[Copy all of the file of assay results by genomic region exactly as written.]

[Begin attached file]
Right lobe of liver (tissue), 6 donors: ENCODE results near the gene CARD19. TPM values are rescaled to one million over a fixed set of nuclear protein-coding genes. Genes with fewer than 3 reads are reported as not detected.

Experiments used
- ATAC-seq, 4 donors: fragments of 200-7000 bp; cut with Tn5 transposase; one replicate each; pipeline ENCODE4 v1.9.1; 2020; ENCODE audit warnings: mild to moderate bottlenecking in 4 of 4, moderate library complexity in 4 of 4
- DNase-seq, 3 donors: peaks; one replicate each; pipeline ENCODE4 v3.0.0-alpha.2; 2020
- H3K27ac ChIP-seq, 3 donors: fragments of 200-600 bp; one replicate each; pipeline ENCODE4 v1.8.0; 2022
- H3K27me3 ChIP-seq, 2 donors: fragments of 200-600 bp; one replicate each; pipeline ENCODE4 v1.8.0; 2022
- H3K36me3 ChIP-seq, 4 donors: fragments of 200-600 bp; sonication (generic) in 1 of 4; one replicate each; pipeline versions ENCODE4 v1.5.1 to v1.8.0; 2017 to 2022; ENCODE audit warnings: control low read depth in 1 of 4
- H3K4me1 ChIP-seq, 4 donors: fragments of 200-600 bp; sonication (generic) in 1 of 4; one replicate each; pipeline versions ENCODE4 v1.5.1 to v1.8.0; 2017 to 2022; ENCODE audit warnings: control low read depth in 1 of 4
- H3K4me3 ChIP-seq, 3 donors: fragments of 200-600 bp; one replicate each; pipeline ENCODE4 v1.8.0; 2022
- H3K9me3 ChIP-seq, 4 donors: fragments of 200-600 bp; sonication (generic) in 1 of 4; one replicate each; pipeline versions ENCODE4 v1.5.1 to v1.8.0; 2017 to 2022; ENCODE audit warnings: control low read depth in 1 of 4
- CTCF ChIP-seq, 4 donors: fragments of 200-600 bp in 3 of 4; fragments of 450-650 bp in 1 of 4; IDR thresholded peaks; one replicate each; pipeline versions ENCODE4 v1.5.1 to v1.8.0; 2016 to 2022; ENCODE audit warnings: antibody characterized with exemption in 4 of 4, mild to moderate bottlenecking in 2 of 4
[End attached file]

Right lobe of liver (tissue), 6 donors: ENCODE results near the gene CARD19. TPM values are rescaled to one million over a fixed set of nuclear protein-coding genes. Genes with fewer than 3 reads are reported as not detected.

Experiments used
- ATAC-seq, 4 donors: fragments of 200-7000 bp; cut with Tn5 transposase; one replicate each; pipeline ENCODE4 v1.9.1; 2020; ENCODE audit warnings: mild to moderate bottlenecking in 4 of 4, moderate library complexity in 4 of 4
- DNase-seq, 3 donors: peaks; one replicate each; pipeline ENCODE4 v3.0.0-alpha.2; 2020
- H3K27ac ChIP-seq, 3 donors: fragments of 200-600 bp; one replicate each; pipeline ENCODE4 v1.8.0; 2022
- H3K27me3 ChIP-seq, 2 donors: fragments of 200-600 bp; one replicate each; pipeline ENCODE4 v1.8.0; 2022
- H3K36me3 ChIP-seq, 4 donors: fragments of 200-600 bp; sonication (generic) in 1 of 4; one replicate each; pipeline versions ENCODE4 v1.5.1 to v1.8.0; 2017 to 2022; ENCODE audit warnings: control low read depth in 1 of 4
- H3K4me1 ChIP-seq, 4 donors: fragments of 200-600 bp; sonication (generic) in 1 of 4; one replicate each; pipeline versions ENCODE4 v1.5.1 to v1.8.0; 2017 to 2022; ENCODE audit warnings: control low read depth in 1 of 4
- H3K4me3 ChIP-seq, 3 donors: fragments of 200-600 bp; one replicate each; pipeline ENCODE4 v1.8.0; 2022
- H3K9me3 ChIP-seq, 4 donors: fragments of 200-600 bp; sonication (generic) in 1 of 4; one replicate each; pipeline versions ENCODE4 v1.5.1 to v1.8.0; 2017 to 2022; ENCODE audit warnings: control low read depth in 1 of 4
- CTCF ChIP-seq, 4 donors: fragments of 200-600 bp in 3 of 4; fragments of 450-650 bp in 1 of 4; IDR thresholded peaks; one replicate each; pipeline versions ENCODE4 v1.5.1 to v1.8.0; 2016 to 2022; ENCODE audit warnings: antibody characterized with exemption in 4 of 4, mild to moderate bottlenecking in 2 of 4